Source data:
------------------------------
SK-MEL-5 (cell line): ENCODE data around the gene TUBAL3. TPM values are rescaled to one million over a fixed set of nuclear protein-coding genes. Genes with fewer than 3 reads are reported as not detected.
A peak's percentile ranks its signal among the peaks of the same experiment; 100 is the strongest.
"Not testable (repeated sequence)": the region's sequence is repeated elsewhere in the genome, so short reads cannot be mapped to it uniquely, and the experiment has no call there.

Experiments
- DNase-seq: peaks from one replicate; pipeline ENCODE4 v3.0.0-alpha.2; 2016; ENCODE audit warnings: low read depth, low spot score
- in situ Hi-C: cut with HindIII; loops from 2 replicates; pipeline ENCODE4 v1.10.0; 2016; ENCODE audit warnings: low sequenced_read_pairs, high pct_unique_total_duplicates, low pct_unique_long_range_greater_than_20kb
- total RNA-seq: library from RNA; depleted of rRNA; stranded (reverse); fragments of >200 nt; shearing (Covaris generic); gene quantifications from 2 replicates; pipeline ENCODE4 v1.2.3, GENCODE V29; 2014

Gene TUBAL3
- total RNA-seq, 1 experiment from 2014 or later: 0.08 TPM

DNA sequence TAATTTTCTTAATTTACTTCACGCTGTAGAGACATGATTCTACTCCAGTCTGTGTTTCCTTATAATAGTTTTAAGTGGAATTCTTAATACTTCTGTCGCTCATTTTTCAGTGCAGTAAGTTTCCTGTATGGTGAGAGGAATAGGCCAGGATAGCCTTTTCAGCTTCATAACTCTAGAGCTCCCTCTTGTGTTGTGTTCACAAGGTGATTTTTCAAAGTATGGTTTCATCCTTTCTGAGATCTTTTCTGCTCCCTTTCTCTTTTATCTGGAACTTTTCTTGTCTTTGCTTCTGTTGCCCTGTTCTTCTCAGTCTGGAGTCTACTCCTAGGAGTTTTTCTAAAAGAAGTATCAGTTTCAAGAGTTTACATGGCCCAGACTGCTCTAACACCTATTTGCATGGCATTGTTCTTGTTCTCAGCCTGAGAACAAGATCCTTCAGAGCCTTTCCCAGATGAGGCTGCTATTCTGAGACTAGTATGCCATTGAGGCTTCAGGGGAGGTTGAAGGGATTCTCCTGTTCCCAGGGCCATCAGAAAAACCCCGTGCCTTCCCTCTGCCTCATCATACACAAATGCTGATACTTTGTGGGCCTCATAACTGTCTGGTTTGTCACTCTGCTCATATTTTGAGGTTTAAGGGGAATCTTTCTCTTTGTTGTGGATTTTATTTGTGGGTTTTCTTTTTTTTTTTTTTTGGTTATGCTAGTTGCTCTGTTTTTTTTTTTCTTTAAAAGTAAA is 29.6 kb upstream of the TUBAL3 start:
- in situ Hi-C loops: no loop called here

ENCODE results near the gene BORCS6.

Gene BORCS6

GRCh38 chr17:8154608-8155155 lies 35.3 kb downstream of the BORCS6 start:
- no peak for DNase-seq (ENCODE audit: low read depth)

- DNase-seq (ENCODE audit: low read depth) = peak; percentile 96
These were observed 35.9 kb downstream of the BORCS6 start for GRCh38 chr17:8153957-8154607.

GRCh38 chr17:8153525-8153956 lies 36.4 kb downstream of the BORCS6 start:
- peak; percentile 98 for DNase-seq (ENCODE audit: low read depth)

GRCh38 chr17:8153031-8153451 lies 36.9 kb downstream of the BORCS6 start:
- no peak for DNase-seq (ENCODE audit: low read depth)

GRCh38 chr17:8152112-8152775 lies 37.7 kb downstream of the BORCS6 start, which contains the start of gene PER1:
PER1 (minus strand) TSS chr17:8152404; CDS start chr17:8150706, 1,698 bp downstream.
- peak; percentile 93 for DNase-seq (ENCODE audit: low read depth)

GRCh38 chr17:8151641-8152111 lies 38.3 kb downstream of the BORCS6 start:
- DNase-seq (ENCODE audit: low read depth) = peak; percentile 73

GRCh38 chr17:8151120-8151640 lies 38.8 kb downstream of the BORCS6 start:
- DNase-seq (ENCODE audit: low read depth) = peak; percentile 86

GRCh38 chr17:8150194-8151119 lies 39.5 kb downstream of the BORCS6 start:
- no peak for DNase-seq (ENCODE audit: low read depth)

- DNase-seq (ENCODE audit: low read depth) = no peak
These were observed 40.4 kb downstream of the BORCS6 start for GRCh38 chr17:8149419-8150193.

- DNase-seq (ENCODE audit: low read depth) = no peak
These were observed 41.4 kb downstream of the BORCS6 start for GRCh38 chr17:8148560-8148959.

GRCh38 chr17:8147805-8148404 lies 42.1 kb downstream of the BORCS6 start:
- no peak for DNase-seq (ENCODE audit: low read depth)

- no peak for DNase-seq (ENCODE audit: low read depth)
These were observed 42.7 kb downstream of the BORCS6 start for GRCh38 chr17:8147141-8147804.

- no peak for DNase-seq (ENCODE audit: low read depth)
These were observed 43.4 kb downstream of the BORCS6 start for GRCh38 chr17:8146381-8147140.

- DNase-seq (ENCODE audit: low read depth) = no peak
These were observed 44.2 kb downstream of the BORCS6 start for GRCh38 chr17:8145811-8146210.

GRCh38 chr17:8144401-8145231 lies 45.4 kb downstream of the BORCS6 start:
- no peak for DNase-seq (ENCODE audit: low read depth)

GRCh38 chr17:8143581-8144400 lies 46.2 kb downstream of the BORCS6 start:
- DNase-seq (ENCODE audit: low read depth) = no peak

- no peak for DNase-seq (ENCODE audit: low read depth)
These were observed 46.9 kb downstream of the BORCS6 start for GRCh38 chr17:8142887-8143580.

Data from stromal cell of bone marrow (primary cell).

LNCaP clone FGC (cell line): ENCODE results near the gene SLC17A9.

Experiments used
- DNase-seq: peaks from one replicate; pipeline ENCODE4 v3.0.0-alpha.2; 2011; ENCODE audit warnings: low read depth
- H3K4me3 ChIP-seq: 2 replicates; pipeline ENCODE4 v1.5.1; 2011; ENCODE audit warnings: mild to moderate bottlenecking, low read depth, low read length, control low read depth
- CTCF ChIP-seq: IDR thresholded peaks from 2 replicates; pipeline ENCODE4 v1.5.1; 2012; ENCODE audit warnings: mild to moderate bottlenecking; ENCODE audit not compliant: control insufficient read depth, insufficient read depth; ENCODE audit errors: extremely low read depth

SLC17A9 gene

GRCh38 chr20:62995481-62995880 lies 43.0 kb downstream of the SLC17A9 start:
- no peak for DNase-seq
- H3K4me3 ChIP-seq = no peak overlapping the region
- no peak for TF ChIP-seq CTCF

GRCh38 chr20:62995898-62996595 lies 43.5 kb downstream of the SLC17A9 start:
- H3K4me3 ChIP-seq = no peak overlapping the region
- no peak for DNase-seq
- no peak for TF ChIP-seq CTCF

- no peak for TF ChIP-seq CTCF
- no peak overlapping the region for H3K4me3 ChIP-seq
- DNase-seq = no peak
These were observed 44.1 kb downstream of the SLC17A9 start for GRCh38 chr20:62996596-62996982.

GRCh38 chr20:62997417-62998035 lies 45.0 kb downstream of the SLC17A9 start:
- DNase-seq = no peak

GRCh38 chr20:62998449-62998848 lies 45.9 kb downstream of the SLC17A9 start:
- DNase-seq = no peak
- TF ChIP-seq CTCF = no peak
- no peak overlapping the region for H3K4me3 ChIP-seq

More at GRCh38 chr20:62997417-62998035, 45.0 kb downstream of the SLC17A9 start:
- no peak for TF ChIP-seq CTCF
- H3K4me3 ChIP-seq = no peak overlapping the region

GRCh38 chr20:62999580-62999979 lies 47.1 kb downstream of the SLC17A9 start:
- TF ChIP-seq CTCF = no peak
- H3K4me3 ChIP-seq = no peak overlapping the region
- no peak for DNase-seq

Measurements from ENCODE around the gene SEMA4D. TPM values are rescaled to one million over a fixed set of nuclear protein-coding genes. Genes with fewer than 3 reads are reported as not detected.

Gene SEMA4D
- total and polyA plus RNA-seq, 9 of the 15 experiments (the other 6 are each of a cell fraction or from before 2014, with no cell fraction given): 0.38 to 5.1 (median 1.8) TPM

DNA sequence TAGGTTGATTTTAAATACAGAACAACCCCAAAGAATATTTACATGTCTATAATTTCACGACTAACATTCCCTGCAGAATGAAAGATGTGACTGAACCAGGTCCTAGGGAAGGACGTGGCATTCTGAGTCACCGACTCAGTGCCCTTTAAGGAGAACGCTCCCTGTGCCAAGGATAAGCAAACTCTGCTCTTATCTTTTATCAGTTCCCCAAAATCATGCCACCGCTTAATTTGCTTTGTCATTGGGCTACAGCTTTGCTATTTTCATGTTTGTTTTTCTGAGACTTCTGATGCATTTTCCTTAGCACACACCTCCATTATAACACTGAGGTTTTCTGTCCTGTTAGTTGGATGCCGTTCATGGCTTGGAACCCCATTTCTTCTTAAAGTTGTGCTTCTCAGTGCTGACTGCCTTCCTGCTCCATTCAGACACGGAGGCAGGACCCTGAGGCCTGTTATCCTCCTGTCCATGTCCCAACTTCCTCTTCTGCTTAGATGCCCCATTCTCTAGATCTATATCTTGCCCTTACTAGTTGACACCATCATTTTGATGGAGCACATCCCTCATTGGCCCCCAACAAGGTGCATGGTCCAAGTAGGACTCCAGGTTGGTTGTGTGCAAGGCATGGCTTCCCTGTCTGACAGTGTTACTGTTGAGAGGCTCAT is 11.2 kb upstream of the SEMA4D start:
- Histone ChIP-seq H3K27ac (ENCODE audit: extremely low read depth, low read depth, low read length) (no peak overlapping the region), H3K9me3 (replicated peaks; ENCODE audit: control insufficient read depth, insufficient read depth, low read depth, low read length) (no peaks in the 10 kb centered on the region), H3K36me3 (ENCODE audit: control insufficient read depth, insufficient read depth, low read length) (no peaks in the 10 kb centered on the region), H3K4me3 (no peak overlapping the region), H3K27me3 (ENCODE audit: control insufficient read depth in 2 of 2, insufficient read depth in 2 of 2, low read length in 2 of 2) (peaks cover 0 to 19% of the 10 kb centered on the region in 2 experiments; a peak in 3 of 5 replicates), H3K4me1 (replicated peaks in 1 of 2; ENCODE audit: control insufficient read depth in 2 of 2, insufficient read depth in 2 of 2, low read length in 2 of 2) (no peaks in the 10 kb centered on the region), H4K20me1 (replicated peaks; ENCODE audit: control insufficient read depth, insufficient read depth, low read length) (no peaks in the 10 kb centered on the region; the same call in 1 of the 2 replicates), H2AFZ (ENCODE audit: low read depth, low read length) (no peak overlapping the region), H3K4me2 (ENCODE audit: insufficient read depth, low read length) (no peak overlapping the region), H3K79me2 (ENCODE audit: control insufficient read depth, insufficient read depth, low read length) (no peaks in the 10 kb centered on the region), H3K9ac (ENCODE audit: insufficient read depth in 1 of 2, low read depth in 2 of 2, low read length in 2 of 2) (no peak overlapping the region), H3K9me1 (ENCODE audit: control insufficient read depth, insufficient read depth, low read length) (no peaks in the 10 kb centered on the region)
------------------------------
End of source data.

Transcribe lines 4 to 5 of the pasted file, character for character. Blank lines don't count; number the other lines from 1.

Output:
Experiments
- DNase-seq: peaks from one replicate; pipeline ENCODE4 v3.0.0-alpha.2; 2016; ENCODE audit warnings: low read depth, low spot score